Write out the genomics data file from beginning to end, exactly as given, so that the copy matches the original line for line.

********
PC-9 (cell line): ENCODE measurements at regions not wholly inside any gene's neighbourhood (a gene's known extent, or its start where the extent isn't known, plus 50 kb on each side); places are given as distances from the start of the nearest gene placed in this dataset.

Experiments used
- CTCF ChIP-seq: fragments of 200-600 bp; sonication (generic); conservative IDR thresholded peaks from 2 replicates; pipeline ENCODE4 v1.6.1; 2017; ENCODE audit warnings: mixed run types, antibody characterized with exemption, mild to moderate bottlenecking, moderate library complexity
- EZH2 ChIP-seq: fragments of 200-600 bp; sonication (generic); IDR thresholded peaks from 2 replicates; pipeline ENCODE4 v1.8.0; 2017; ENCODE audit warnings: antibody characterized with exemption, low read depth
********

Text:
PC-9 (cell line): ENCODE measurements at regions not wholly inside any gene's neighbourhood (a gene's known extent, or its start where the extent isn't known, plus 50 kb on each side); places are given as distances from the start of the nearest gene placed in this dataset.

Experiments used
- CTCF ChIP-seq: fragments of 200-600 bp; sonication (generic); conservative IDR thresholded peaks from 2 replicates; pipeline ENCODE4 v1.6.1; 2017; ENCODE audit warnings: mixed run types, antibody characterized with exemption, mild to moderate bottlenecking, moderate library complexity
- EZH2 ChIP-seq: fragments of 200-600 bp; sonication (generic); IDR thresholded peaks from 2 replicates; pipeline ENCODE4 v1.8.0; 2017; ENCODE audit warnings: antibody characterized with exemption, low read depth